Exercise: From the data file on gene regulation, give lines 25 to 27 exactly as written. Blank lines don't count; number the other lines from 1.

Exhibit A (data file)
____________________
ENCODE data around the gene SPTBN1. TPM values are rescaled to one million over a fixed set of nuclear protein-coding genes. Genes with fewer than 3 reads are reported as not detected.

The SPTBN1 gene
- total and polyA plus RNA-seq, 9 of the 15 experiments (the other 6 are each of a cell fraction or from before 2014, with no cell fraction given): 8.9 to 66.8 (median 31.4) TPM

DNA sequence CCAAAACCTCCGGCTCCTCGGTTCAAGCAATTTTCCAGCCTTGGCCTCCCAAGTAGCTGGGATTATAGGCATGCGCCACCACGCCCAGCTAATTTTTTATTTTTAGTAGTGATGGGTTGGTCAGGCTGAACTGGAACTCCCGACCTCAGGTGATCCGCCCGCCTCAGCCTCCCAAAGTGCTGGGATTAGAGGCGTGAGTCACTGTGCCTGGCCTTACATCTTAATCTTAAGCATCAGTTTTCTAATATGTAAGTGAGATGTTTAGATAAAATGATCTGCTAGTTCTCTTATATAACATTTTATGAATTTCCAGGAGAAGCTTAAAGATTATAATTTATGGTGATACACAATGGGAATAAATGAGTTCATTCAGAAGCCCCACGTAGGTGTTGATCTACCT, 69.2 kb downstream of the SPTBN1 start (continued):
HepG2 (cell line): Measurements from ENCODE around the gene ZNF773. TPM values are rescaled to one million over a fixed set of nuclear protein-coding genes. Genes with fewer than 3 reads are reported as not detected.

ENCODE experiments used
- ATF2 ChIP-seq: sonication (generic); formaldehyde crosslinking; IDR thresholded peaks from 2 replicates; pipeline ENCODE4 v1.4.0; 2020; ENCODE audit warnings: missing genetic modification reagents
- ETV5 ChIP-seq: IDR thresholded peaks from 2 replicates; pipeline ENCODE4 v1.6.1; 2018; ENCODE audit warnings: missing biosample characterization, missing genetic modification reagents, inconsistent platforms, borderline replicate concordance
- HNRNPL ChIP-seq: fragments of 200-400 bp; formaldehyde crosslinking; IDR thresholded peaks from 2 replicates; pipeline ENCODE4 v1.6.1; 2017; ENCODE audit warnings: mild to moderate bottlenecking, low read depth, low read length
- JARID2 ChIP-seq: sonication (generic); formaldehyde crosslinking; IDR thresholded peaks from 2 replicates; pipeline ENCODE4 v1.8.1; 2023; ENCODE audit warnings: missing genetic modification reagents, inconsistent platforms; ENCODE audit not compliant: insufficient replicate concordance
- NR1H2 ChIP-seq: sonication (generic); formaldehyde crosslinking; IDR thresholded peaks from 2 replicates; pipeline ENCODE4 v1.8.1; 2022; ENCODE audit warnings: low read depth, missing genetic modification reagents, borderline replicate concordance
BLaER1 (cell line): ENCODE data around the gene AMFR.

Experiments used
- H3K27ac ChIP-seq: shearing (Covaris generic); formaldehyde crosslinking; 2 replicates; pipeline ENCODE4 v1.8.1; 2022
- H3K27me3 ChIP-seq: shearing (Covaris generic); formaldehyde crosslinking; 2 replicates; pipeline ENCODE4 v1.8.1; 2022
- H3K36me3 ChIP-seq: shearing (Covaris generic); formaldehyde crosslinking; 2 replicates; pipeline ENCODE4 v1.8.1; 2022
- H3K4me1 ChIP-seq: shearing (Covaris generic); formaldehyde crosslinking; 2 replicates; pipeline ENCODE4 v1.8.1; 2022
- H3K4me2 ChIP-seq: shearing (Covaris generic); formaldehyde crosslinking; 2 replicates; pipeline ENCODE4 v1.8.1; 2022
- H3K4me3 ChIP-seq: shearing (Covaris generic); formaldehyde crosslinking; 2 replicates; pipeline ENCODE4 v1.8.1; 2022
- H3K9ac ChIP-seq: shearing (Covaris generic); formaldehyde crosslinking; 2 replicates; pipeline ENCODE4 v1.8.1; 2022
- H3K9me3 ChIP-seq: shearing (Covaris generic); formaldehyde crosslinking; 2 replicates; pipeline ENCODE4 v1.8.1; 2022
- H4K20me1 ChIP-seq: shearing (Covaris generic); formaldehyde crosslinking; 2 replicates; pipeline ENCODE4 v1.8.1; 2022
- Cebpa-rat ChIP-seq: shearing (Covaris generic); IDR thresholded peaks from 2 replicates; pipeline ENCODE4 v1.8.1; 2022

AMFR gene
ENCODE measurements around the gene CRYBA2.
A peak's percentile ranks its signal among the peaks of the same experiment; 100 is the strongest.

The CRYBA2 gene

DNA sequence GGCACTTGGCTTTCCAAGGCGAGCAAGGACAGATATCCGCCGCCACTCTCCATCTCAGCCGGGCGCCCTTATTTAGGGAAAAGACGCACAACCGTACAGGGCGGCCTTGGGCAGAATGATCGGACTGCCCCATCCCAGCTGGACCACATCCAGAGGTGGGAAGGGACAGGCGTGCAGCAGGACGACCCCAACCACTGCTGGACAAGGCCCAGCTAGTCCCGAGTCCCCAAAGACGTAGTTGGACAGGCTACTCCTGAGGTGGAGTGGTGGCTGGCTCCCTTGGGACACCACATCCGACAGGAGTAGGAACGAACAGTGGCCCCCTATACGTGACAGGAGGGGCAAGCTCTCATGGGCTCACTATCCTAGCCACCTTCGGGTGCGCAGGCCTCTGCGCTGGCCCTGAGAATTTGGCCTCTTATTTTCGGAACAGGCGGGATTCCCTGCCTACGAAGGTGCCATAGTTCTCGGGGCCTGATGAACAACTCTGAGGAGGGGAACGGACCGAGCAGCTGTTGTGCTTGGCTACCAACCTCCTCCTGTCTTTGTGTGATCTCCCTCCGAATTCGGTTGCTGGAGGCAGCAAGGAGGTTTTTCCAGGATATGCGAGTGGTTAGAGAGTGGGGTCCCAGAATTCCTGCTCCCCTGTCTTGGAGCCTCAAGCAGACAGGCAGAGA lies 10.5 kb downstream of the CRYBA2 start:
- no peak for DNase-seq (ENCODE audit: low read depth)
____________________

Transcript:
ENCODE measurements around the gene CRYBA2.
A peak's percentile ranks its signal among the peaks of the same experiment; 100 is the strongest.

The CRYBA2 gene